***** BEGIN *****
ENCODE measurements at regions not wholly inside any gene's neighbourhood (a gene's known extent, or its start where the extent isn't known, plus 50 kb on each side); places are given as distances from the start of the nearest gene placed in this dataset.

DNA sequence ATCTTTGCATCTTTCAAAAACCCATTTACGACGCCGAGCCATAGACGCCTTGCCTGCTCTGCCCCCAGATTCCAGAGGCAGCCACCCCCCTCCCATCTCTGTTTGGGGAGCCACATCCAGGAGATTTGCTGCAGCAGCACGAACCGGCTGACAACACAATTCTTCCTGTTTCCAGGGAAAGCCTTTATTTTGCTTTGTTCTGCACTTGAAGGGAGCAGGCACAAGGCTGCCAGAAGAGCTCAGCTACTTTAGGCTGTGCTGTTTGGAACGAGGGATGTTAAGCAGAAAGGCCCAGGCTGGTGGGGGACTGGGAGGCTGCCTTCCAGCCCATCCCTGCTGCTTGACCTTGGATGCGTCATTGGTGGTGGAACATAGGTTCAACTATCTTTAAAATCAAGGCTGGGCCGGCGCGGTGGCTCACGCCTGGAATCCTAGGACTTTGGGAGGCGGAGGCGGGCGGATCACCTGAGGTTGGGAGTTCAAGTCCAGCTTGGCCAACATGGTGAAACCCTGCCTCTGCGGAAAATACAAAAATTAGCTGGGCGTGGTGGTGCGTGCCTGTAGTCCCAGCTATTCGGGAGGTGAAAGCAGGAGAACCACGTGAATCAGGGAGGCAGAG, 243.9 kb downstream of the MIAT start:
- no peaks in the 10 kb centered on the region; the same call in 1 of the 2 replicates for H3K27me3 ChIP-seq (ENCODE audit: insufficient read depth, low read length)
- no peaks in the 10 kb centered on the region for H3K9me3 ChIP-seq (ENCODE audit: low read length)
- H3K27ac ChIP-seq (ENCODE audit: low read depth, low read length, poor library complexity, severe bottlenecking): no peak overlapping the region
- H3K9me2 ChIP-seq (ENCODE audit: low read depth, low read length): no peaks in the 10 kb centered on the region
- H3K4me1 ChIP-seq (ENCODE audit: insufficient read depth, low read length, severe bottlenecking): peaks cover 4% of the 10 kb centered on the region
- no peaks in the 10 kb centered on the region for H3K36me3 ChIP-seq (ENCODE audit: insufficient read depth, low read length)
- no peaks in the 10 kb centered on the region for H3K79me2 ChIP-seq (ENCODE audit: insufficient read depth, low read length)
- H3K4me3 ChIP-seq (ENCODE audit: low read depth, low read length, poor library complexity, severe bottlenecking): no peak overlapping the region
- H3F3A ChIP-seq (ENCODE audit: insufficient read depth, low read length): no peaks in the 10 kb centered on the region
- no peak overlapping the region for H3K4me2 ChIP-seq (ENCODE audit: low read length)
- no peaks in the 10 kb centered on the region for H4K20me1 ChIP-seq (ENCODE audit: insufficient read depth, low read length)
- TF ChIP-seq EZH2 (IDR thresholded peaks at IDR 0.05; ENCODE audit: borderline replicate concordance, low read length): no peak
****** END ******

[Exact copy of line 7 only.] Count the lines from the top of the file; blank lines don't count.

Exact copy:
- H3K4me1 ChIP-seq (ENCODE audit: insufficient read depth, low read length, severe bottlenecking): peaks cover 4% of the 10 kb centered on the region